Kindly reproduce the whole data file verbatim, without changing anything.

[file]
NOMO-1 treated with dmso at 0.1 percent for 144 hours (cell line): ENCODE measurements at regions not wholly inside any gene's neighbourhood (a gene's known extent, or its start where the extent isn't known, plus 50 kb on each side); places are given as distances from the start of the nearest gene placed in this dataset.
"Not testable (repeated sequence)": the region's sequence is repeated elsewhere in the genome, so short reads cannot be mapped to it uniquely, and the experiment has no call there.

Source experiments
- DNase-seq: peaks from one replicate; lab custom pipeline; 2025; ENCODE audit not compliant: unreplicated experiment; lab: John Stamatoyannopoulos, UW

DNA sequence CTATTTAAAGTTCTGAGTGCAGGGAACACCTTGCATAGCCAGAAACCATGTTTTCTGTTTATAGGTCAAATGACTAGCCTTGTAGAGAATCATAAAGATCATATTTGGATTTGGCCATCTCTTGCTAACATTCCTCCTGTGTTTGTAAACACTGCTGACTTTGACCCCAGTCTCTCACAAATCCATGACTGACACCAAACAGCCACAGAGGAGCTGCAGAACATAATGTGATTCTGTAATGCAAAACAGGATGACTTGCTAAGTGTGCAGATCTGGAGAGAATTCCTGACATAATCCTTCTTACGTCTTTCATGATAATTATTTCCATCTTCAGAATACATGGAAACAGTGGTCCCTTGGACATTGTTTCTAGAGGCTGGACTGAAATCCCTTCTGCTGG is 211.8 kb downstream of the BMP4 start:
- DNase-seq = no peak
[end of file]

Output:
NOMO-1 treated with dmso at 0.1 percent for 144 hours (cell line): ENCODE measurements at regions not wholly inside any gene's neighbourhood (a gene's known extent, or its start where the extent isn't known, plus 50 kb on each side); places are given as distances from the start of the nearest gene placed in this dataset.
"Not testable (repeated sequence)": the region's sequence is repeated elsewhere in the genome, so short reads cannot be mapped to it uniquely, and the experiment has no call there.

Source experiments
- DNase-seq: peaks from one replicate; lab custom pipeline; 2025; ENCODE audit not compliant: unreplicated experiment; lab: John Stamatoyannopoulos, UW

DNA sequence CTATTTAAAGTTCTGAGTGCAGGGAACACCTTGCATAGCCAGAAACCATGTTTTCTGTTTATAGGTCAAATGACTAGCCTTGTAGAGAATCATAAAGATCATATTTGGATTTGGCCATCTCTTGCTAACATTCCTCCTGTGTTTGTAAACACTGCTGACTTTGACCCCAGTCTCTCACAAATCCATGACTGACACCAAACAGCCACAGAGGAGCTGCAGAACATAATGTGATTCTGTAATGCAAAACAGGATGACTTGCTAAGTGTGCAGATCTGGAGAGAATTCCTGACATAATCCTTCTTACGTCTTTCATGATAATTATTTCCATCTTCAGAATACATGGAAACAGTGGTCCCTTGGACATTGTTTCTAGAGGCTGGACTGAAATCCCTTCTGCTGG is 211.8 kb downstream of the BMP4 start:
- DNase-seq = no peak